Photo ou archives : F-M. Dumas
Sport W 584 - 1919
Conquering Death Valley
Harley Davidson is famed above all for its large capacity V-twins, but the Milwaukee maker also built singles up to 1918. And, from 1919 to 1923, this flat-twin "Sport" was in the line, too. Several thousand examples of this remarkable bike were built, mostly sold in export markets like Great Britain and Australia, in W Sport and WL versions. At the end of 1923, however, Harley decided to abandon production of this model and concentrate on its V-twins, whose massive displacements were a selling point in the United States.
Compact and lively
The cylinder layout of the Sport was borrowed from a 1917 Indian design. The engine's overall dimensions were smaller than Harley's 750cc V-twin Â– 44 lbs. lighter, 26-inch tires instead of 28-inch, a wheelbase of 83 inches instead of 92 inches Â– making the sport a much livelier Harley than usual.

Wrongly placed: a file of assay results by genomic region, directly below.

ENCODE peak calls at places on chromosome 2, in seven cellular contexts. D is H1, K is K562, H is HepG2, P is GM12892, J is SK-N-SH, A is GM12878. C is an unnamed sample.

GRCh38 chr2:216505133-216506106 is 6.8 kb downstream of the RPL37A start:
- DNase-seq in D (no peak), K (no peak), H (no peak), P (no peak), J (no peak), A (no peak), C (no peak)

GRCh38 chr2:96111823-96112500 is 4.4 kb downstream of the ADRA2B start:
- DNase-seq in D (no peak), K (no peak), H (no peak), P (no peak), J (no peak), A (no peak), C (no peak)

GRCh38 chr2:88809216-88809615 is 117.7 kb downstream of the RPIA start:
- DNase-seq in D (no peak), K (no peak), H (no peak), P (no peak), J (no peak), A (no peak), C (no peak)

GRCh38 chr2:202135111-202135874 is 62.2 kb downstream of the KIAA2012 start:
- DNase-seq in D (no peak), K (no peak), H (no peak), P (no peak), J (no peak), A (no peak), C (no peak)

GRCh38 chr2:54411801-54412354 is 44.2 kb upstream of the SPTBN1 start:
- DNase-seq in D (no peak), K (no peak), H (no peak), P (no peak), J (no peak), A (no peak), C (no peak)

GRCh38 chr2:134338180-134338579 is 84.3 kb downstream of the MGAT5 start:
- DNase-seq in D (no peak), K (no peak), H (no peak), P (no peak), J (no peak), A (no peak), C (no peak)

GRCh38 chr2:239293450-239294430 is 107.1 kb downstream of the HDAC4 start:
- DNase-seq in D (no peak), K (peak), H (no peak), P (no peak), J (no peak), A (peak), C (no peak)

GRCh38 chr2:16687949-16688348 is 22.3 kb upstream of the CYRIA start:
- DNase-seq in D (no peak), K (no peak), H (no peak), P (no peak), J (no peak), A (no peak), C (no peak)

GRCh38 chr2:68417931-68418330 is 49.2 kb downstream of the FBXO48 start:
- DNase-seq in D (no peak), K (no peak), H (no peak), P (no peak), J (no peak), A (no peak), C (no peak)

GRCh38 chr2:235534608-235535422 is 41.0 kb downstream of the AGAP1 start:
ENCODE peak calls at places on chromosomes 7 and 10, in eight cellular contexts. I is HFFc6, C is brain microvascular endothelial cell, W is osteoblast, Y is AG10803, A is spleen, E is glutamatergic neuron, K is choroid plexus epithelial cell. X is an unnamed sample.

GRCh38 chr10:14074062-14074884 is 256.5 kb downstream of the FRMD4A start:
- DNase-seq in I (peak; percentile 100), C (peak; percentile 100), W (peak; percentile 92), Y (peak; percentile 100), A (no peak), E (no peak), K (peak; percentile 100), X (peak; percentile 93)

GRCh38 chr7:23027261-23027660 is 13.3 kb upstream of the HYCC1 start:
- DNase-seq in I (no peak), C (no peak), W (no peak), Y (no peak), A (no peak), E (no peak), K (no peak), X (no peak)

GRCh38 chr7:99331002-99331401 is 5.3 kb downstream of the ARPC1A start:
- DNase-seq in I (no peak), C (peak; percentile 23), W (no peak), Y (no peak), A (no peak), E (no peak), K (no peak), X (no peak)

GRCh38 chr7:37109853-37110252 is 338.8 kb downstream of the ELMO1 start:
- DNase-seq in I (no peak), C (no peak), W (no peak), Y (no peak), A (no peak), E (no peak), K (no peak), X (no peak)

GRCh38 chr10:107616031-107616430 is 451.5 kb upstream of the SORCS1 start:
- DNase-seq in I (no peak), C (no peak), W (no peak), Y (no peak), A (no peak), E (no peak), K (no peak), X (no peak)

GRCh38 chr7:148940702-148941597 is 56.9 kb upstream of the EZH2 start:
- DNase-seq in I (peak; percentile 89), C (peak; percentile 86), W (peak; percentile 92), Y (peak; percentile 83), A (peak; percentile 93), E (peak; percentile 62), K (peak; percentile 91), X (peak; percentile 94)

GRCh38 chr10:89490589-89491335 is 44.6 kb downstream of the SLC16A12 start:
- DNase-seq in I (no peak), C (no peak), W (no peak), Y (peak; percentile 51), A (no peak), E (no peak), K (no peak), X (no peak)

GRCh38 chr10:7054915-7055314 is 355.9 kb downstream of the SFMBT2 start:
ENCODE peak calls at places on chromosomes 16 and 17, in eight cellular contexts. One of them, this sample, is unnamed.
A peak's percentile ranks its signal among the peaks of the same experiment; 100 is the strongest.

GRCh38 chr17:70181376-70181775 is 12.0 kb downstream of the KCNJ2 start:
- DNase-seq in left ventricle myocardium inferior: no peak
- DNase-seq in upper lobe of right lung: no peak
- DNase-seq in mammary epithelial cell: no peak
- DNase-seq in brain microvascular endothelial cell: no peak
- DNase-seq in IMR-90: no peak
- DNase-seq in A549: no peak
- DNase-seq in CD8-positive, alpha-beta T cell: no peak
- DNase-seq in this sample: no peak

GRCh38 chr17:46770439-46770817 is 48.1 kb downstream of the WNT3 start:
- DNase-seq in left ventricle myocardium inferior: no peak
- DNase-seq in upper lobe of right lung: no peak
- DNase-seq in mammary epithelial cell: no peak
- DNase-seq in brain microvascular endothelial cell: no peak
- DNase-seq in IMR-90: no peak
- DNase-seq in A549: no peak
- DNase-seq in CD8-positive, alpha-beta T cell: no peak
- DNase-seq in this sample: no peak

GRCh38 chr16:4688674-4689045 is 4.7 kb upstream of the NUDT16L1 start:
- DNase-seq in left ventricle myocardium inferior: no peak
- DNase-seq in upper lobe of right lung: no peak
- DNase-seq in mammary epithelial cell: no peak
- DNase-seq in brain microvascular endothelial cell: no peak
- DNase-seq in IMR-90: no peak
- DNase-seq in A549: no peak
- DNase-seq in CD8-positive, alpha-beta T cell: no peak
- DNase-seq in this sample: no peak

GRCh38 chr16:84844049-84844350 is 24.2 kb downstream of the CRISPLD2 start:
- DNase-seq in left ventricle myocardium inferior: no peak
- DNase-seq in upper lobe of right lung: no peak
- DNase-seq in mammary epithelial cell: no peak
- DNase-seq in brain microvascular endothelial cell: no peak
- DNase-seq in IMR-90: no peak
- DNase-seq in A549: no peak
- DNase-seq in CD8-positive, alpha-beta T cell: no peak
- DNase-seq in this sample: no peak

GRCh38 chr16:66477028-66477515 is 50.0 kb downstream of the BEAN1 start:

The bike had a new and complex front suspension, and the engine employed some ingenious technology Â– the inlet and exhaust manifolds were cast in one piece - while it had chain transmission (running beneath the crankcase), first seen on Harleys in 1912. In California's Death Valley, where it rains only once every seven years and where the temperature can top 250 degrees, a flat-twin Harley climbed to the 12,500-foot summit of Mount San Antonio and covered over 1200 miles without breakdown.
Engine: air-cooled 584cc (70x76.2 mm) flat-twin
Power Rating: 7 hp
Transmission: 3-speed hand change, chain final drive
Suspension: trailing link (front); rigid (rear)
Brakes: expanding and contracting brakes on the same drum (rear)
Weight: 256 lb
Maximum Speed: 53 mph
The W Sport enjoyed much success in America and even at Britain 's Brooklands circuit. In 1919, a flat-twin Harley beat the existing Canada-Mexico record held by a 1000cc Excelsior, covering 1685 miles in under 65 hours.